• TruSight evaluates each field in complex combinations with other fields.
  • Only the fields and their relationships to other fields that actually impact loan ROI are used.
  • Combined confidence from different algorithms is required to select a loan.
  • Isolates loans with largest spread between borrower rate and charge-off risk.

They said they would have no problem deploying capital into Prosper and Lending Club because they don’t have to compete with everyone else for the so-called best loans. There are always loans available with their algorithm so they don’t have to focus on the mad rush for the new loans. Although, Gary did say he will also try and secure his share of the most popular loans assuming they meet his requirements.

The other unique feature of having an AI algorithm is in its adaptability. If underwriting changes at Lending Club or Prosper, or the macroeconomic environment changes the algorithm can quickly adapt with it. Also, the team has augmented the AI process with a committee of consumer credit experts to help the fund.

Like every other fund in this space The Ranger Specialty Income Fund will be available for accredited investors in all 50 states. It will also be available for international investors. The minimum investment is $250,000 and they are going to start raising money for their fund shortly. If you are interested in learning more you can contact Bill Kassul at

Disclosure: This article is for information purposes only and is neither an endorsement nor a recommendation to invest in this fund. Also, I have received no compensation whatsoever for writing this article.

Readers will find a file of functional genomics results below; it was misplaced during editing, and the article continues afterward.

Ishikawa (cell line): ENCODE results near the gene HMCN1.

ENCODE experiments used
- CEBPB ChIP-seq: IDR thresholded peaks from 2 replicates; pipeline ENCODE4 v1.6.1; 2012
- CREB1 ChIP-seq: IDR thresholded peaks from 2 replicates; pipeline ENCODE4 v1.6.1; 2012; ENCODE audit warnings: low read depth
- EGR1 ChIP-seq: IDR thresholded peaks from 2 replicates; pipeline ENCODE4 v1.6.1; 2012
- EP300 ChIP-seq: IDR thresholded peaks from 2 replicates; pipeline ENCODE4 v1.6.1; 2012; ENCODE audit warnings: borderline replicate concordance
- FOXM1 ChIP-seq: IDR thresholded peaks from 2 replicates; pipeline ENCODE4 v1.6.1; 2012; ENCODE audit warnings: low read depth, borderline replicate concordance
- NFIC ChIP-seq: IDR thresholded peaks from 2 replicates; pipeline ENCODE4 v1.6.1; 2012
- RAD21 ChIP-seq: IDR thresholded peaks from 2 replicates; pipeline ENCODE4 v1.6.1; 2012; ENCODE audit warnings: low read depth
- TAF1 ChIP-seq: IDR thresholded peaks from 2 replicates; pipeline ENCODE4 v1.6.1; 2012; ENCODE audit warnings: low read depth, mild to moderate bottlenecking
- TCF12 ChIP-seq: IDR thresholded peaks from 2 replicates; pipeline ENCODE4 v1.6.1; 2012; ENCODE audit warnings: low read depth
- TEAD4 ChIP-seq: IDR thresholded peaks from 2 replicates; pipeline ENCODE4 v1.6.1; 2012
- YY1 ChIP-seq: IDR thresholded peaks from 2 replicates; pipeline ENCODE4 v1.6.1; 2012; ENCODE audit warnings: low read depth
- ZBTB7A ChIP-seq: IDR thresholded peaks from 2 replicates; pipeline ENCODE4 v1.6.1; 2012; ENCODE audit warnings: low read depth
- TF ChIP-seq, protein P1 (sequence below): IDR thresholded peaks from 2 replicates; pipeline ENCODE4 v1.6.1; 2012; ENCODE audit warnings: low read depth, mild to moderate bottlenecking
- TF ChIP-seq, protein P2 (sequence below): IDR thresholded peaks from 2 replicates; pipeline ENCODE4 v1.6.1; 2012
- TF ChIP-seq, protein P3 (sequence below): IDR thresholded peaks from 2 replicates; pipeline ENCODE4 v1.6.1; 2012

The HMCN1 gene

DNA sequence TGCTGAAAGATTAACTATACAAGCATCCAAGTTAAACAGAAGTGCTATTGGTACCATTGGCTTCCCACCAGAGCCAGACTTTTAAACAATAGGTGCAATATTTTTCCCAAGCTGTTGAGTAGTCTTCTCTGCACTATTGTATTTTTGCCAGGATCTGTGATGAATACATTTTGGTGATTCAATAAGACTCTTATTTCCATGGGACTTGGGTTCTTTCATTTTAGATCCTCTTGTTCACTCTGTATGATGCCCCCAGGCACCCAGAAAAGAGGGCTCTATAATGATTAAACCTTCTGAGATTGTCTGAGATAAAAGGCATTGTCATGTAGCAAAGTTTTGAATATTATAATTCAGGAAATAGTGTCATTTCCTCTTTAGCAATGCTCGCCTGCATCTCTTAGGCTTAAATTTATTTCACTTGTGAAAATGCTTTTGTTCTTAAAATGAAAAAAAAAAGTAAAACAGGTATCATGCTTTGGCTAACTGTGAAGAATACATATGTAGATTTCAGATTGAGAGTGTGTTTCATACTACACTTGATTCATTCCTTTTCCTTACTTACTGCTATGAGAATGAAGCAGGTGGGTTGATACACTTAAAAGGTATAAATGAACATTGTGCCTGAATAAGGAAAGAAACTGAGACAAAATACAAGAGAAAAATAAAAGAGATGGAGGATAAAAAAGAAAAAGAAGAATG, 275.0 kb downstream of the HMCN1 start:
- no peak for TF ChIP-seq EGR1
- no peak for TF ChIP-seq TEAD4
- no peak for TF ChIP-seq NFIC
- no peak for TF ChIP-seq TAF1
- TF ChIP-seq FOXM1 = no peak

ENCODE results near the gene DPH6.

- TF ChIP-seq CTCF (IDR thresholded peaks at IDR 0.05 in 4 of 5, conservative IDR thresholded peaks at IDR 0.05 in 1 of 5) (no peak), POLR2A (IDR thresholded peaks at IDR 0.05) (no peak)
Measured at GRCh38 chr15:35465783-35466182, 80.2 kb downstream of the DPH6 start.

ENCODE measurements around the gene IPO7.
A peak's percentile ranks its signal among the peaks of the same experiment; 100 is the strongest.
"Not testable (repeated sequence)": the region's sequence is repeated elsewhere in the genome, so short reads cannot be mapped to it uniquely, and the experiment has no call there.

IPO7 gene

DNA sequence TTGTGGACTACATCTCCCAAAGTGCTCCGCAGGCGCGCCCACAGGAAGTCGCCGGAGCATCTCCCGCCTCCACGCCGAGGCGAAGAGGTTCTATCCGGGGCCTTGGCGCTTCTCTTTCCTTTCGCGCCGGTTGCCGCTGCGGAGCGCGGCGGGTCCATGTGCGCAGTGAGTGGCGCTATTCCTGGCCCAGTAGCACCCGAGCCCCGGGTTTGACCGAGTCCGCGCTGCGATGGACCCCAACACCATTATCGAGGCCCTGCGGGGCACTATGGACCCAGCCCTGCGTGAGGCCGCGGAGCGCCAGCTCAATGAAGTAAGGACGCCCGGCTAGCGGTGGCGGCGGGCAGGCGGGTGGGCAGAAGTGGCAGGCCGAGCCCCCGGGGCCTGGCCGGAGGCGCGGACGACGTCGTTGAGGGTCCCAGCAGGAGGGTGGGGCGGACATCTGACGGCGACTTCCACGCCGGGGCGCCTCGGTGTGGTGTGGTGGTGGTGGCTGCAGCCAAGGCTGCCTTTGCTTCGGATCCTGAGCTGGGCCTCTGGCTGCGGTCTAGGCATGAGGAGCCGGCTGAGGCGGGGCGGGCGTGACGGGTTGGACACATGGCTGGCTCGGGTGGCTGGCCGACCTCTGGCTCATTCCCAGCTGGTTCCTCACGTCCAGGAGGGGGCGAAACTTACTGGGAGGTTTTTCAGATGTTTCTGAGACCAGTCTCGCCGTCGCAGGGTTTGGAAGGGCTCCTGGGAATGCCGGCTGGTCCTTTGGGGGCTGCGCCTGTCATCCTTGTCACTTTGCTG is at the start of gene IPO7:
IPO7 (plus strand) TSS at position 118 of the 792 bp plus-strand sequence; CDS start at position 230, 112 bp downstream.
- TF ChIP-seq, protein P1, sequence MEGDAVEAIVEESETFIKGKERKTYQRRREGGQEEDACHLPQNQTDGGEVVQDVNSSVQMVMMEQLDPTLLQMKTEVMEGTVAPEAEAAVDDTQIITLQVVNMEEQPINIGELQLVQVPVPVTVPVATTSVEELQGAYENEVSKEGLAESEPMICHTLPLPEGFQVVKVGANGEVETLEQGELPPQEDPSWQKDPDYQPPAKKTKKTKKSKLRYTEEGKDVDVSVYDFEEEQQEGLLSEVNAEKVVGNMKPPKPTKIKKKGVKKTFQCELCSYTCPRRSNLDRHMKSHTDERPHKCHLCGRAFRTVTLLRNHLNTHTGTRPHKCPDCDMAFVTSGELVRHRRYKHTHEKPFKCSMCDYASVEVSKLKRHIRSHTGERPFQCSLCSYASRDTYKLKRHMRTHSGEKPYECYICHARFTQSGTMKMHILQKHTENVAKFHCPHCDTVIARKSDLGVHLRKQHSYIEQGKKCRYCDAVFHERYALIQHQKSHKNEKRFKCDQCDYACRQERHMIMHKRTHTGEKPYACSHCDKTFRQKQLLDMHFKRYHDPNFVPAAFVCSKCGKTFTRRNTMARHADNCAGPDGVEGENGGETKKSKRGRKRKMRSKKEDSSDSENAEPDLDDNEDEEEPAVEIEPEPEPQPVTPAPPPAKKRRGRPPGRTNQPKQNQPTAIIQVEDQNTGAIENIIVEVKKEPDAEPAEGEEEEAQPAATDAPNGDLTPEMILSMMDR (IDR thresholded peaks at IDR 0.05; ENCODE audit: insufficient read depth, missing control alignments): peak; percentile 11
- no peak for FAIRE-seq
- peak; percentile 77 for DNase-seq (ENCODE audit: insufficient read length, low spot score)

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Andrew Johansen
Andrew Johansen
Sep. 3, 2013 10:12 am

Any word about whether they will be funding exclusively whole loans or competing for the fractional pool as well? I would presume both.

Out of curiousity, did they mention a range for their management fee?

Dan B
Dan B
Sep. 3, 2013 2:12 pm

” He has been investing using his AI program since early 2010 with some impressive returns.”

How impressive have these returns been? What are the numbers?

“To create a successful fund Scott knew he needed a top-notch portfolio manager who could create a model to generate the best ROI. He interviewed several people for this position including Gary. ”

I thought that the AI program had been created by Scott back in 2010 & it was the model that in fact generated the best ROI? How does a top- notch portfolio aid in that process going forward?